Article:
It also reminds me of the movie Monsters, in that it's as much about the relationship between the two protagonists as the circumstances in which they find themselves, and that attention to the characters, their history, and their relationship is a tremendous asset to the film. These feel like two real people who have known each other a very long time and have had as many bad times as good, and are now at a point where they have to examine that relationship and who they are as people. It's well-realized enough that we don't really notice how strange things are becoming - even considering a whole cast of oddballs, from UFO cultists to escapees from a mental hospital to oily, predatory house-flippers, all of whom sort of pop up out of nowhere - until it's right on top of us, and Chris and Mike are swallowed whole by their circumstances.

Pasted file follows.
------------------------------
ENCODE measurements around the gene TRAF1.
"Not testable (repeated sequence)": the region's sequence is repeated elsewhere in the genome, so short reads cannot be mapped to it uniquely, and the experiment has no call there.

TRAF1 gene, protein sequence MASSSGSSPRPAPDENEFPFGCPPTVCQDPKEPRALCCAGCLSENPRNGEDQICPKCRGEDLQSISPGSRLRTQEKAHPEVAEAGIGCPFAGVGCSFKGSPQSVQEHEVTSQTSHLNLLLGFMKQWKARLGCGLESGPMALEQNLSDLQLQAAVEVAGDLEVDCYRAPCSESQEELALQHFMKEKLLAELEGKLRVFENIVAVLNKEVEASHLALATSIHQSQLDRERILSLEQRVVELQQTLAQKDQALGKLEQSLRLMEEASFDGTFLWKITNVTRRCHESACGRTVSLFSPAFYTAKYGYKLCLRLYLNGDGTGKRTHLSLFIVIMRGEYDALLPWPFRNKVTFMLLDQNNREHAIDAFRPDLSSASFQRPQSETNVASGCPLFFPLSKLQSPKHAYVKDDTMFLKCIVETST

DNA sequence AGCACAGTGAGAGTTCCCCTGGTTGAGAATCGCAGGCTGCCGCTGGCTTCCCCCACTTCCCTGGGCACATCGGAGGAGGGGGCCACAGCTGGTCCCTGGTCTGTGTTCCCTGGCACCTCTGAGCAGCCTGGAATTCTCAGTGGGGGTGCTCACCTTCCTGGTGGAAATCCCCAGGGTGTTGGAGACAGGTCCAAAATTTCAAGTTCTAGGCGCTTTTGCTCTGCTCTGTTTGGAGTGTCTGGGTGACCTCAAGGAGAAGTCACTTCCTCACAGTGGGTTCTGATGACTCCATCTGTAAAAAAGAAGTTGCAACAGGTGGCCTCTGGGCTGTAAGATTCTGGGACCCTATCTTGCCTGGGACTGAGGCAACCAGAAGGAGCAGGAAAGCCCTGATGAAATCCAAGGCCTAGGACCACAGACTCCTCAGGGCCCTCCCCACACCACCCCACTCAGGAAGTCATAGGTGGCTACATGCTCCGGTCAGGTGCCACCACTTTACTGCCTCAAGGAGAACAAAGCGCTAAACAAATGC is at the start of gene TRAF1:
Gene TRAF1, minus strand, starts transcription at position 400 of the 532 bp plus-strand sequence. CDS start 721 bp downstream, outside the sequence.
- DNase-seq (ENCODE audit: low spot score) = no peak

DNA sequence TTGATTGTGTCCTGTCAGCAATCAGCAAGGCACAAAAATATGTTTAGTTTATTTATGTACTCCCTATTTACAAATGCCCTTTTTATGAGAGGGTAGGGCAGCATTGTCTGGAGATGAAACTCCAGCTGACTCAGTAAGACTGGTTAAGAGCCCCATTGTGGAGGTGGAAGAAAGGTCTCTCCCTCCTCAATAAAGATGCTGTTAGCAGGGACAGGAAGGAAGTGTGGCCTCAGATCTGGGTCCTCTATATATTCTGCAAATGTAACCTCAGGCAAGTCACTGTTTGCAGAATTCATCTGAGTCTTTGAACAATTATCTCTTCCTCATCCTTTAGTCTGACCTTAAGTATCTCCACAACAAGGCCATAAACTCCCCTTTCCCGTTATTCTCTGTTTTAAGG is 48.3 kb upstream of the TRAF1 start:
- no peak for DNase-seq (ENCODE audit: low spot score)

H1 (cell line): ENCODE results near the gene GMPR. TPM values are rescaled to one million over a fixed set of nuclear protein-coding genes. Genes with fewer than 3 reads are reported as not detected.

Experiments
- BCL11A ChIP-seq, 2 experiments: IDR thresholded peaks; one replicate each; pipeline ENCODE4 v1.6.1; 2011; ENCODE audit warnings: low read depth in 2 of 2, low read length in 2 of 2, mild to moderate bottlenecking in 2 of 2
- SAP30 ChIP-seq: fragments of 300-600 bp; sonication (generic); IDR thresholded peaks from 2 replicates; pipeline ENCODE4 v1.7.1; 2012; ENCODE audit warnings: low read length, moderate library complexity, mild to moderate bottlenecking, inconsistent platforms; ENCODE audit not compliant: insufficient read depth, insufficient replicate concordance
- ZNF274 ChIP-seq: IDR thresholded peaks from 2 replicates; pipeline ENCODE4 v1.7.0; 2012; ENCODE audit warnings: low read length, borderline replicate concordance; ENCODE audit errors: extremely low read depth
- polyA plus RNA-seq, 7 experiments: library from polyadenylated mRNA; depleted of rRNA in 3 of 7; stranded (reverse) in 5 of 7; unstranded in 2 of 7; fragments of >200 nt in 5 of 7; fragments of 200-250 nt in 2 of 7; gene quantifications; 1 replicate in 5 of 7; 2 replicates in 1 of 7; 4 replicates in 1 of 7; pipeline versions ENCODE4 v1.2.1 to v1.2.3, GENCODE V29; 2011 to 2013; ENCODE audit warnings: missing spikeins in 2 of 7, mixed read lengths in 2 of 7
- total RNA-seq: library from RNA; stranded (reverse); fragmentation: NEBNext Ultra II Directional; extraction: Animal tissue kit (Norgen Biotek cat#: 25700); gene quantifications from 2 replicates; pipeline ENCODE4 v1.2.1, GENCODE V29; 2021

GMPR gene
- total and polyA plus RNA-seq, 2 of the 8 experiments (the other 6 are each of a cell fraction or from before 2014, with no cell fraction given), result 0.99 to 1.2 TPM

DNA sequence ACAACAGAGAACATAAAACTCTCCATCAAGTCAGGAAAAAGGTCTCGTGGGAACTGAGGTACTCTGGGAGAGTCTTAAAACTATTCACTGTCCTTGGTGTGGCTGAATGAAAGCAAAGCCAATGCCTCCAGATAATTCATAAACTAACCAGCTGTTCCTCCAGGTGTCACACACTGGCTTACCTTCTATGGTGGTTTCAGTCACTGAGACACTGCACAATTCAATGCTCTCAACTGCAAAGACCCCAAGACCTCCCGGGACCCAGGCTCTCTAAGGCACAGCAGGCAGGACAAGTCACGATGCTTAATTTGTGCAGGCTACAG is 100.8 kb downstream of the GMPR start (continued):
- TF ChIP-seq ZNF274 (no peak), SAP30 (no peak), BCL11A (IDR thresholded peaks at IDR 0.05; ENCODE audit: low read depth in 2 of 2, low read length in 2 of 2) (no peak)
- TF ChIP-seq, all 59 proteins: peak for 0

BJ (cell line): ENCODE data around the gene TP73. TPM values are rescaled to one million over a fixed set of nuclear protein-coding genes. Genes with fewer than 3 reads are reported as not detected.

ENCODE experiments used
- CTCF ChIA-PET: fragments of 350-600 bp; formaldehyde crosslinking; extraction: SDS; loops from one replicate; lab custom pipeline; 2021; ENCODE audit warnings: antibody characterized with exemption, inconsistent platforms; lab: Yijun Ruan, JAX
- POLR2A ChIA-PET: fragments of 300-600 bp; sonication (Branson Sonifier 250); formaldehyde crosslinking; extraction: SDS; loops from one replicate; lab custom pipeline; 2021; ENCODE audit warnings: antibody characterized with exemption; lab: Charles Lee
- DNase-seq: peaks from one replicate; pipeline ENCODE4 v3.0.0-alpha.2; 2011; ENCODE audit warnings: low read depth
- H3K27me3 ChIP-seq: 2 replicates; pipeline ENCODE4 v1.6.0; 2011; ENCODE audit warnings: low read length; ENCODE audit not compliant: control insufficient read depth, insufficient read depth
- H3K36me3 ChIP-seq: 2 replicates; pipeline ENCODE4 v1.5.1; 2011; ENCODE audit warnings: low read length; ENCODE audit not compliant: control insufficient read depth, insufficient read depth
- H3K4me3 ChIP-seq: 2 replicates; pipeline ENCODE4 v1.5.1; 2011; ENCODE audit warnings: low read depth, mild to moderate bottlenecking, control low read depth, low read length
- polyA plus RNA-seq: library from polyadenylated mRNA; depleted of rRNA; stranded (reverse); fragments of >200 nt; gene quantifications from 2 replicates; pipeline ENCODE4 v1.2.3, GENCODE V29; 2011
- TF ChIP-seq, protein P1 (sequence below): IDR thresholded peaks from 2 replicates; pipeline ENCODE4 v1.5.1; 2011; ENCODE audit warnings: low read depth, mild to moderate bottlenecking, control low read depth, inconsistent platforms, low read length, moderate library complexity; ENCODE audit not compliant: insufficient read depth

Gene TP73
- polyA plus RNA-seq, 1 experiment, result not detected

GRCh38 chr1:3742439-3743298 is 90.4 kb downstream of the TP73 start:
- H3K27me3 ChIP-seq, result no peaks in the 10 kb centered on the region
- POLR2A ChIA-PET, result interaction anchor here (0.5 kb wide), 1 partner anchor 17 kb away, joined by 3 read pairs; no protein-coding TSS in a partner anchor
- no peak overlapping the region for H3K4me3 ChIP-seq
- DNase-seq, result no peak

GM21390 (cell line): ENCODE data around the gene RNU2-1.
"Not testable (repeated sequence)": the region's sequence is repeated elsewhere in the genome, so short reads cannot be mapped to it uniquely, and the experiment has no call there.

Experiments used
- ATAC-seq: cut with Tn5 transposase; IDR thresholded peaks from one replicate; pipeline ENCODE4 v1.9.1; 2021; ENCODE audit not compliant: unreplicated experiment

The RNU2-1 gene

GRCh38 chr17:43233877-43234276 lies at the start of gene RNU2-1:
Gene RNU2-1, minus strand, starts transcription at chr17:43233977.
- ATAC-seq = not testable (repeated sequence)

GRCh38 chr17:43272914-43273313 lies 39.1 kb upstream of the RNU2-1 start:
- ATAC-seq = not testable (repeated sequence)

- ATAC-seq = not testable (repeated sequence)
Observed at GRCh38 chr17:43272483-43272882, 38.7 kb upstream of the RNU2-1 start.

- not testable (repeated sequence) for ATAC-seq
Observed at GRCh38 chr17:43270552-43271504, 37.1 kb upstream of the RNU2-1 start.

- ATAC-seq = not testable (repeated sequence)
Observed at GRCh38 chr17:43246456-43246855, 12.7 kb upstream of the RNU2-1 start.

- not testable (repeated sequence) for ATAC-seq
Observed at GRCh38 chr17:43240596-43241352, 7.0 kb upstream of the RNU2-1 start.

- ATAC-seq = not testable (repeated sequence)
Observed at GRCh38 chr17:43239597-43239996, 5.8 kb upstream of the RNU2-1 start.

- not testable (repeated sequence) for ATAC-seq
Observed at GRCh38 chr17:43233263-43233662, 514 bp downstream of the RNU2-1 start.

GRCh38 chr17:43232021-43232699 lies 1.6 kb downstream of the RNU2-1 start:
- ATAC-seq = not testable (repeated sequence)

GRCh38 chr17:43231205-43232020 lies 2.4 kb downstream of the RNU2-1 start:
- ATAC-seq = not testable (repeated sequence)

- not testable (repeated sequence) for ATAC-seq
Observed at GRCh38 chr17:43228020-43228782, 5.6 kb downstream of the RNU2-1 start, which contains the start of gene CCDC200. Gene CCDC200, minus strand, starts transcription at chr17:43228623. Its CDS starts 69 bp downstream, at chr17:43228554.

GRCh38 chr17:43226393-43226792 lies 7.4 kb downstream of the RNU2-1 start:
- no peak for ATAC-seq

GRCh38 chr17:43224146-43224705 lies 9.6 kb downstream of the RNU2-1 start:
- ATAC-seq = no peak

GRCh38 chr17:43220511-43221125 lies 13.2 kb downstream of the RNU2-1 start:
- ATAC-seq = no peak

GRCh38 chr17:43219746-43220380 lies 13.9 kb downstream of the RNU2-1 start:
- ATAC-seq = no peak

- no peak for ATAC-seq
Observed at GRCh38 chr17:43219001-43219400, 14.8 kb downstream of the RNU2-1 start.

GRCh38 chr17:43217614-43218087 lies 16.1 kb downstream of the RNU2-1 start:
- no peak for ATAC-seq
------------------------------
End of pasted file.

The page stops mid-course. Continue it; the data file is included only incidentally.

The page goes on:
Ghosts have stories to tell, and these stories serve an audience. You'd be excused if you thought you were the audience for these stories, but you aren't. There are a lot of weird people in the woods, and there are a bunch of reasons why they could be there, just as there are a bunch of reasons why what's happening to Mike and Chris is happening, but the reasons aren't really the point - the reasons are sort of a necessary part of something much bigger and ancient, and very, very hungry. Resolution takes its sweet time, putting all of the pieces in place, and when the penny finally drops, you realize that every little quirky diversion throughout, every odd occurrence, they were all pointing to something meaningful and monstrous the whole time.